Issues in Git
For projects involving more than one person, I’m typically using github or gitlab, either has a pretty usable issues feature. For the most part with issues all I want is the ability to write some text, preferably in markdown. The ability to add screenshots is a major plus. The checkboxes are nice as well, but I’d be happy to write those myself in markdown, ie. I don’t really need the ability to check a checkbox with the mouse, but it’s a nice touch I guess.
What no issue tracking feature I’ve found has, is the ability to do relative priority. Most issue trackers allow for priority, but that is an absolute measure. Typically you can provide a priority entered as an ‘integer’. But I find this mostly useless. What I really want to do is when creating a new issue, be forced to place it somewhere in the list of issues ordered by priority. Decide what issue it has higher priority than, and place it there in the list. This also means that as you close issues the priorities of the open issues are automatically updated. Obviously this does not work whenever your issue tracker is public, though even then you could have a public issue tracker and then triage those submitted into an internal priority-sorted issue tracker.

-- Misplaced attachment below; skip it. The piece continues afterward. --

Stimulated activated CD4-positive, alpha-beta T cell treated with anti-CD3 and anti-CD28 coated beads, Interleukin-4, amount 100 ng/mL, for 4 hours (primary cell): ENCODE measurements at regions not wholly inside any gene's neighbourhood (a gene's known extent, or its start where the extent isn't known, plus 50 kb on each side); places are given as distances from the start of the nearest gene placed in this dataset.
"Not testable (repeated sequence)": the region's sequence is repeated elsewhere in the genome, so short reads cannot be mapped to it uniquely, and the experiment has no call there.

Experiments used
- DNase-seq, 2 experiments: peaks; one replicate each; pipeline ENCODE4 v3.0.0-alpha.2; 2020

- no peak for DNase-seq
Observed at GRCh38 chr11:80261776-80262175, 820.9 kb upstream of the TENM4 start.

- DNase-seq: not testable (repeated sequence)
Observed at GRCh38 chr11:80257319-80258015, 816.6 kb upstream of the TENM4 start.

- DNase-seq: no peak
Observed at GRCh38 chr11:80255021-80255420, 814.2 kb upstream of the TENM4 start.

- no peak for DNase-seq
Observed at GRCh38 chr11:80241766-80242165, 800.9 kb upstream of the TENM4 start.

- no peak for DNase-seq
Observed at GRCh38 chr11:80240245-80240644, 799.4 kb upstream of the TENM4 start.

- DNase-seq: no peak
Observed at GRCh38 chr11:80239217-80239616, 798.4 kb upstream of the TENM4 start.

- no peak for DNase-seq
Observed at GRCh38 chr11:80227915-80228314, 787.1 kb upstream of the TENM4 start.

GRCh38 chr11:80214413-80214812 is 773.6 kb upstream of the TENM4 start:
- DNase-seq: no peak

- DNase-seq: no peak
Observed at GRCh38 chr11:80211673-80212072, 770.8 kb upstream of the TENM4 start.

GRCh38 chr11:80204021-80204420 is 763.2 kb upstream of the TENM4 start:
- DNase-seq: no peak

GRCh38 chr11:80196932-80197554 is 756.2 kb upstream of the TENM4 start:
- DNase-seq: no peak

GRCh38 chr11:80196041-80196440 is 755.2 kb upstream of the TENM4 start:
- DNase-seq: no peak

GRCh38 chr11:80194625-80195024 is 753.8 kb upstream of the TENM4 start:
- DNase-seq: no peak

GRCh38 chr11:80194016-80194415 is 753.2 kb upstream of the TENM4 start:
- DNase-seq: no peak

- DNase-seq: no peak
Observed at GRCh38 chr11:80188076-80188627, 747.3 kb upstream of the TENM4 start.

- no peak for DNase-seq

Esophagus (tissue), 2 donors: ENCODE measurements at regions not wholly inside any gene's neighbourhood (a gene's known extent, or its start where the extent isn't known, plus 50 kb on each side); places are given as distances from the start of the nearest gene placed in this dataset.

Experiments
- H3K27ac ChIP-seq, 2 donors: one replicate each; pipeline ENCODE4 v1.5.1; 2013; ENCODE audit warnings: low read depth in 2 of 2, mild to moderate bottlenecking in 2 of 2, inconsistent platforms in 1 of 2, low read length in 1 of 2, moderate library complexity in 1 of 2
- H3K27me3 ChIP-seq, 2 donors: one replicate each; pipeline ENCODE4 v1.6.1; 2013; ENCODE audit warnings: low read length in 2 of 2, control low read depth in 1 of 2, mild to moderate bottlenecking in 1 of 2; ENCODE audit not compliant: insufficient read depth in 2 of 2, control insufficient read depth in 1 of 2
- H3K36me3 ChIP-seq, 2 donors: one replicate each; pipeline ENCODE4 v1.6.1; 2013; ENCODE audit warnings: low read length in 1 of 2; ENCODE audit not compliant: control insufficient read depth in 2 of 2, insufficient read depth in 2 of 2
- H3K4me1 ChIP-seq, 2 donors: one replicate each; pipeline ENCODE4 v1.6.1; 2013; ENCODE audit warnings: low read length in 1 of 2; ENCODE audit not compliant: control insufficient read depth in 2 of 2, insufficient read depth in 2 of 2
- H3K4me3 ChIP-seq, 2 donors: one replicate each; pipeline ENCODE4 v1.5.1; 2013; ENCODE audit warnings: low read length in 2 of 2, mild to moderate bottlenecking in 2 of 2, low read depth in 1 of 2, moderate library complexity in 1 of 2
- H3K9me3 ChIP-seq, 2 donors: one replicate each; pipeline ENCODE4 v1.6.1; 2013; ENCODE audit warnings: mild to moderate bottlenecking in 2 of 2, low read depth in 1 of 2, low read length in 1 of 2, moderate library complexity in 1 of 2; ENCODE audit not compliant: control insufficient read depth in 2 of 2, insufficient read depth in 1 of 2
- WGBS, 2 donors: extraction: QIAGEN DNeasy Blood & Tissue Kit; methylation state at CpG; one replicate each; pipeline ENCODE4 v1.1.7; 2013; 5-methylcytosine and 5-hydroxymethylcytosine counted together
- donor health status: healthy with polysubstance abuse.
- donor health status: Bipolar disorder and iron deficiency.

This is why for personal projects, I typically just have a text file with a list of open issues. I store this in the git repo. This also means that closing the issue can be part of the commit which deals with it. It also means that sorting an issue up or down is just a matter of cutting and pasting it either higher/lower in the todo file. I find this works pretty well, and the only thing it really lacks is the ability to add screenshots.
Indentation provides a simple way to do sub-tasks as well. So my todo file might look something like this:
- [x] Implement user logins - [ ] Implement the ability to save an entry - [ ] Develop the backend endpoint - [ ] Develop the frontend UI. - [ ] Make sure one cannot place an entry for a closed competition - [ ] Implement the leaderboard.
Typically, I cross the items off and then at somepoint have a cleanup whereby I remove all the crossed off ones, but of course you don’t necessarily need to cross them off you could just delete them instead. It’s still held in the source code control.
I find this works really well for personal projects, and means I do not have to leave the text editor to manage my issues. I’ve seen a bunch of command-line tools to manage such a todo file, but to be honest I find that just editing it directly is good enough. At one point, when working on a large project for a client, I produced a command line tool that took this as input (including the sub-tasks) and produced a nice HTML file that showed all the completed tasks and those still to do, those that were partially done (some sub-tasks completed). This was good for the client, but I think was mostly an itch I wanted to scratch.
Anyway overall, other than the lack of screenshots, I think this method of keeping track of issues is pretty good. Of course I’ve mostly used this on small personal side-projects, and because they are single person side-projects there isn’t much ‘discussion’ of an issue. I certainly have points that are not checkboxes which are usually just notes to myself, so I do think it could work with a team larger-than-one, but I have not tried it.